Most of the required equipment is available for rent or purchase from our affiliate Whittaker Mountaineering. RMI climbers receive a 10% discount on new clothing and equipment items ordered from Whittaker Mountaineering. This offer excludes sale items. For internet orders, please use the discount code RMI2015.
Pack & Bag Guides' Pick
RMI provides, in affiliation with San Juan Mountain Guides (SJMG), the following personal equipment: harness, helmet, ice tools, crampons, ice boots, and belay/rappel device. If you already own these items please feel free to bring them with you to the course.
Head Guides' Pick
WARM HAT: Wool or synthetic. It should provide warmth but also be thin enough to fit underneath a climbing helmet.
BUFF / NECK GAITER / BALACLAVA: One item for face protection is required. Our primary recommendation is the Buff. A neck gaiter or balaclava is also acceptable.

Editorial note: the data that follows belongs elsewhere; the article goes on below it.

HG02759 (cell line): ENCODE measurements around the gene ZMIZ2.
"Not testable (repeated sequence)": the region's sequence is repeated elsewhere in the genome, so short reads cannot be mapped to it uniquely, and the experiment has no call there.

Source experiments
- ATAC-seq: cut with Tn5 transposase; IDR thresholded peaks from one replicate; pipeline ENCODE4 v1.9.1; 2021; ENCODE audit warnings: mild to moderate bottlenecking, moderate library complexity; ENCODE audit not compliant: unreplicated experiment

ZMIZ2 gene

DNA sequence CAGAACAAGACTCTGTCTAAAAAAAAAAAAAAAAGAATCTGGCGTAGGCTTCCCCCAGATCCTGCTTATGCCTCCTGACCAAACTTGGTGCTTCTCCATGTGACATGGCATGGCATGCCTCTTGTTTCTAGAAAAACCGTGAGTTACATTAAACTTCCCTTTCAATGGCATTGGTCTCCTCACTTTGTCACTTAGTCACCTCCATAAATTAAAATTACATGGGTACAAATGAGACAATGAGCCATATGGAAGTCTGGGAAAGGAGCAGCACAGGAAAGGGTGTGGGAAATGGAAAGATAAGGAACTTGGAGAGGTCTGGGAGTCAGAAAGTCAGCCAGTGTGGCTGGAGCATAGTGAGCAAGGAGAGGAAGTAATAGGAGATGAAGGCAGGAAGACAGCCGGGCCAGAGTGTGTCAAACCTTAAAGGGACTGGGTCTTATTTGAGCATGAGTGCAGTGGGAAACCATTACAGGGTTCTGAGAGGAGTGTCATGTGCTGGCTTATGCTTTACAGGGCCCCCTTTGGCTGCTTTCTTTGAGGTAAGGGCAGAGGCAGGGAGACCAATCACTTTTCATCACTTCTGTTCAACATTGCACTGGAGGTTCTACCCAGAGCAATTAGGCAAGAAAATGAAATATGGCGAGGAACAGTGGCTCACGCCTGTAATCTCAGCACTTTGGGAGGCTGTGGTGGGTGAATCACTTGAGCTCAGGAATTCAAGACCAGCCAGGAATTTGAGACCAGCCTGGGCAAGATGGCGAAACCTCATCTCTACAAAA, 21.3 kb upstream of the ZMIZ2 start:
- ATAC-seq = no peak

GLACIER GLASSES: You will need protective sunglasses, either dark-lensed with side shields or full wrap-around frames. Almost all sunglasses block UV-A, UV-B and infrared rays adequately. Pay attention to the visible light transmission. The darkest lenses (glacier glasses) only allow approx. 6% visible light to get through, while lighter lenses (driving glasses) let in as much as 20+ %. A good rule of thumb is that if you can see the wearer’s pupils through the lenses, they are too light for sun protection at altitude.
Each glove layer is worn separately as conditions change during the climb.
MEDIUM WEIGHT GLOVE: Wind/water resistant, insulated mountain gloves.
HEAVY WEIGHT GLOVE: Wind/water resistant, insulated gloves. These also serve as emergency back-ups if you drop or lose a glove.
We recommend a minimum of five upper body layers, all of which can be used in conjunction with each other. Two of these should be insulating layers, one light and one medium, that fit well together. Today there are many different layering systems to choose from, including fleece, soft-shell, down and synthetic options.